Several speakers affirmed that human rights issues must be addressed in a constructive, non-confrontational, non-politicized, impartial, non-selective, transparent and dialogue-based manner, in a fair and equitable manner, with objectivity and respect for the national sovereignty and territorial integrity of States, as well as the principle of non-interference in the internal affairs of States, taking into account the historical, social, religious and cultural particularities of each country. Some delegations denounced the mandates created by the Council without the agreement of the countries concerned. Country-specific human rights situations must be examined on the basis of constructive dialogue and exchange with the countries concerned, it was urged.

Furthermore, it was emphasized that prioritizing certain human rights over others is not consistent with the fundamental architecture of human rights. The Council was thus encouraged to pay due attention to issues, notably poverty, underdevelopment and climate change, which cannot be dissociated from any meaningful discussion relating to human rights.

Tomorrow morning, from 10 a.m., the Council will hold a panel discussion on the cyberbullying of children, before continuing its general debate on human rights situations that require its attention.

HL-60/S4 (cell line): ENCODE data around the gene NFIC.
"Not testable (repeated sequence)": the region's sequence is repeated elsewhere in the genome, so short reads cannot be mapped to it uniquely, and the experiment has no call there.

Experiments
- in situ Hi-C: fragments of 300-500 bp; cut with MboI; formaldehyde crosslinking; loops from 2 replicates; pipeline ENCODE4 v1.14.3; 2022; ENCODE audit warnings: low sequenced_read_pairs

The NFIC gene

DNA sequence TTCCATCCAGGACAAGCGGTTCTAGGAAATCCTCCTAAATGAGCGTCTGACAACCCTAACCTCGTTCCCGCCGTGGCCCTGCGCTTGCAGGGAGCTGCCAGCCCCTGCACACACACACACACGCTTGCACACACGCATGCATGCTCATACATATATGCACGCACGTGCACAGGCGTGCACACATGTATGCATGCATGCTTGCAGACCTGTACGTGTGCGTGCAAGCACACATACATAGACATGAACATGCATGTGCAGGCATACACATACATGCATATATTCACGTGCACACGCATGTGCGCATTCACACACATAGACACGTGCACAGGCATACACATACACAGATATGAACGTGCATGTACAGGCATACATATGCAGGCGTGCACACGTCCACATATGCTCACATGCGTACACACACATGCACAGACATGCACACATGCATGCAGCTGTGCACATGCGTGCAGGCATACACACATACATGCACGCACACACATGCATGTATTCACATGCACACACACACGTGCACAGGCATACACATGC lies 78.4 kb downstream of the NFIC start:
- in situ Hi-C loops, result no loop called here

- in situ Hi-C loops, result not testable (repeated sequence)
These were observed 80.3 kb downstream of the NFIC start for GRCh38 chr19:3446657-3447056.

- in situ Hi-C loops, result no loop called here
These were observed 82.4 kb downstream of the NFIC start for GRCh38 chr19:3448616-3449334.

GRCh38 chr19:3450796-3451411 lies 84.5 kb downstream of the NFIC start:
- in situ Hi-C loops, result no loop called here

*List of speakers: Côte d’Ivoire (on behalf of the African Group), Pakistan (on behalf of the Organization of Islamic Cooperation), Spain (on behalf of the European Union), Venezuela (on behalf of a group of countries), Azerbaijan (on behalf of the Non-Aligned Movement), Libya (on behalf of the Arab Group), Venezuela (on behalf of a group of countries), Czech Republic, Luxembourg, Finland, France, Ukraine, United States, Malawi, Belgium, Georgia, Germany, Bolivia, Pakistan, United Kingdom, Cuba, Algeria, Gambia, India, China, Viet Nam, Eritrea, Switzerland, Iran, Netherlands, Japan, Israel, Austria , Armenia, Cyprus, Turkiye, Norway, Ireland, Canada, Russian Federation, Indonesia, Australia, Estonia, Venezuela, Afghanistan, Democratic People’s Republic of Korea, Denmark, Belarus, Sweden, Azerbaijan, Syrian Arab Republic, South Sudan, Burundi , Republic of Korea, Nicaragua, Zimbabwe, Saudi Arabia, Iceland.